The building to be used was known as the “finger”, a long thin structure near the perimeter.
Mr Sineath said: “I did not really know what to expect at that time. It was not really till a little while later that word started filtering through to us that there were a lot of fatalities. We were also told that due to the nature of the fatalities that we would need to set up individual cordoned areas for each of the bodies that came in.
“We had to get sandbags and make large circled areas with the sandbags, two or three high, to be able to put the individual bodies when they arrived to us. The reason for this was that due to the nature of the injuries – the rotor blades came through the helicopter and the impact with the sea – the injuries to the bodies would have been consistent with these incidents.
“So we needed to keep the bodies segregated in ways that any individual parts did not get mixed up with other parts. That was my first experience of dead bodies.”
Before going to the mortuary the bodies were seen by a doctor who went through the formality of pronouncing them dead.
By this time the two police officers had been joined by more colleagues from Lerwick who helped transfer the bodies into their various segregated, sandbagged areas.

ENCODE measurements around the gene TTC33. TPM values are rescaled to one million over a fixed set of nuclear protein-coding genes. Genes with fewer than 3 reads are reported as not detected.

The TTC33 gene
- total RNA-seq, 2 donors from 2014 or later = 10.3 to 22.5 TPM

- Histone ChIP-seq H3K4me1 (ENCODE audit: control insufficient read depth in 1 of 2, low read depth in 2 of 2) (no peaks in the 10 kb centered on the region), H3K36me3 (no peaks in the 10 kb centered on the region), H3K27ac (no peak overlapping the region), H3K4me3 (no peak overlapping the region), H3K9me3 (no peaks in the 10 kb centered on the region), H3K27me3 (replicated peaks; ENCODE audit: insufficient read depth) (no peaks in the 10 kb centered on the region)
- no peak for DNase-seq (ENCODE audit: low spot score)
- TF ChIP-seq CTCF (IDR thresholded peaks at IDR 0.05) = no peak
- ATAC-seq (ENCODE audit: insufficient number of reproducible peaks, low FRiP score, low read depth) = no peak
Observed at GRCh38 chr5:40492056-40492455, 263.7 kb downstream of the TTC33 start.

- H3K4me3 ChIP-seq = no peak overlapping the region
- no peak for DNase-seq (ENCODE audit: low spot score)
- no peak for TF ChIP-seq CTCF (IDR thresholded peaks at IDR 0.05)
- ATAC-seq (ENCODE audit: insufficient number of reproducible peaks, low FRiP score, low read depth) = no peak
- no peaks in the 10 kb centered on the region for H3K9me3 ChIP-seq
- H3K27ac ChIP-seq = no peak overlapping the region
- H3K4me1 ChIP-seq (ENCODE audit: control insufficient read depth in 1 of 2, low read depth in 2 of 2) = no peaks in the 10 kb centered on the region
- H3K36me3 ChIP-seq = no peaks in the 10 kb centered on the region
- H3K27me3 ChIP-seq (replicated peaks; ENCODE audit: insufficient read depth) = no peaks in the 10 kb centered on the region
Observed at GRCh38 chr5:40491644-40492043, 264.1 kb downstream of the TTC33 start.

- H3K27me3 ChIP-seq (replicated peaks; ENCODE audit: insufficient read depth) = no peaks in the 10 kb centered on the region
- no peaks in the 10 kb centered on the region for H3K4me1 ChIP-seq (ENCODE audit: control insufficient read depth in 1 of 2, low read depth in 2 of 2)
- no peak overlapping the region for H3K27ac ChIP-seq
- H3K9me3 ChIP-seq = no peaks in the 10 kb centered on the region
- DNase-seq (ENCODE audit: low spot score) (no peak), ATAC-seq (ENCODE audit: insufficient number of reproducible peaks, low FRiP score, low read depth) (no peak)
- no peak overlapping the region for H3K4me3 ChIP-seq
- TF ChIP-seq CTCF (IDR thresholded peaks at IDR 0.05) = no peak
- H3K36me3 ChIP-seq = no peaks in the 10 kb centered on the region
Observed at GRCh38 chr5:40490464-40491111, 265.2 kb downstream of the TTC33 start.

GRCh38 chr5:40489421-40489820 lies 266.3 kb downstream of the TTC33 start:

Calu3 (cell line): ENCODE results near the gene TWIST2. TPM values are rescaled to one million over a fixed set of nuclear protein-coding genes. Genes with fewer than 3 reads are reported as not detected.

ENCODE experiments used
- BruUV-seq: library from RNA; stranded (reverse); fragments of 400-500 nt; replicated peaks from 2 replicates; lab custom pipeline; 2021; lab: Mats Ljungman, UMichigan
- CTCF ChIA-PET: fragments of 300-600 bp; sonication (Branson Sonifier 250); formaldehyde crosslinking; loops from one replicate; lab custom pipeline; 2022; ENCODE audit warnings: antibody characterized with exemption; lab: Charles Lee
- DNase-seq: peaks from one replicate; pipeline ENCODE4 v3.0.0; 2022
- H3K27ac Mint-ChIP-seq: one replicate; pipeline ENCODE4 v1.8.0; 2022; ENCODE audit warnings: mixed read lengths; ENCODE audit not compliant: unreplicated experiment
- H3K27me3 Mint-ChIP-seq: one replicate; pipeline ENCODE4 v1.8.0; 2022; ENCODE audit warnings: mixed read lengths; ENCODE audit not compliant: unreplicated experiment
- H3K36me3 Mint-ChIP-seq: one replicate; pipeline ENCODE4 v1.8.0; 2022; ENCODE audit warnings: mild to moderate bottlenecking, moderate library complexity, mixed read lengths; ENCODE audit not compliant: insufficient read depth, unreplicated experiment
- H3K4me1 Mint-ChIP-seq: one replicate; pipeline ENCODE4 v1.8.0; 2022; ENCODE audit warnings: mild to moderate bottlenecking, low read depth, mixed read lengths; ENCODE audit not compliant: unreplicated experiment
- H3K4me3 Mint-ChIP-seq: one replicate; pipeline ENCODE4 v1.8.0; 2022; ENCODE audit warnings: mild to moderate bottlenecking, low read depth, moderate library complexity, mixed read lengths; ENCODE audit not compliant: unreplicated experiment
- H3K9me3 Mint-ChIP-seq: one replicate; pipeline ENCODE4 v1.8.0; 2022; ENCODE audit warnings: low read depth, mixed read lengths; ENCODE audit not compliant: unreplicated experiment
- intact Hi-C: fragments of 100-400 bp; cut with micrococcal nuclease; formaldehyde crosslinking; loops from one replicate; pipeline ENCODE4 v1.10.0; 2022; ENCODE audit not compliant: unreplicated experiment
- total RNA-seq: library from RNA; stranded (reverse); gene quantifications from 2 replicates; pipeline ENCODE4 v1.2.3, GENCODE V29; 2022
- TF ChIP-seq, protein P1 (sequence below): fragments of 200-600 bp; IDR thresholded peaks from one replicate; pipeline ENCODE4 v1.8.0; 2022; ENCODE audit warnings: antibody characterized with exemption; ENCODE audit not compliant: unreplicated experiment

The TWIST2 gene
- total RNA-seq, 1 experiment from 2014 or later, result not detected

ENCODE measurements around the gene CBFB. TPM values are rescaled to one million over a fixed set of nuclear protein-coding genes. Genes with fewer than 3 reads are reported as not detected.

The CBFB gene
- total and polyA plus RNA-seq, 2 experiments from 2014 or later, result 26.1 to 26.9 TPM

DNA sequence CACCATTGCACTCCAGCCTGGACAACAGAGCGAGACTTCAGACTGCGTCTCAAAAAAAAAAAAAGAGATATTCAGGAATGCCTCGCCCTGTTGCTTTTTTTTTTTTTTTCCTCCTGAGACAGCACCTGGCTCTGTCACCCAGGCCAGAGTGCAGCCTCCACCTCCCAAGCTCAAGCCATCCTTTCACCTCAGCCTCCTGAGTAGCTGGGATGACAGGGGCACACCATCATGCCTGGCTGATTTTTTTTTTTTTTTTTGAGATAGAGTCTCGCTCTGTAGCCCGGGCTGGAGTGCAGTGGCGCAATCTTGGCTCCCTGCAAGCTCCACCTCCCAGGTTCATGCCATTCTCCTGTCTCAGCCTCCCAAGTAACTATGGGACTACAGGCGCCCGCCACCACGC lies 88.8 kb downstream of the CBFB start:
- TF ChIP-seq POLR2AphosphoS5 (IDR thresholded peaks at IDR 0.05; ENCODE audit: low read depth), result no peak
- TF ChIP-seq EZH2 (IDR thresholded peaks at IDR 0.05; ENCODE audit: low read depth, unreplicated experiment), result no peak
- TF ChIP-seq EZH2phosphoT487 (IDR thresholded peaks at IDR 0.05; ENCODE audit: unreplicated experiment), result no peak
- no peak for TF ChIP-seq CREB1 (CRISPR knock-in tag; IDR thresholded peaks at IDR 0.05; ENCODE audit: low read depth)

Mr Sineath added: “We had to take the bodies out of the bags and our task was to try and identify each of the bodies. They all had their survival suits on. There was four or five of us at that stage, we had to go through their survival suits to find their photographic IDs so we could identify them.
“Most of them were in such a condition that it was physically impossible to marry up the photo to what was actually there, but they all had their photo IDs with them so we assumed that that was the person that we had.
“On the first day, we had 19 bodies that were retrieved from the sea that day and taken to us for identification. They all came in and we dealt with them as they were. When we had identified them the next process was another temporary mortuary that was set up in the nearby Bond hanger. That was occupied by the pathologists from a company called Kenyon from London.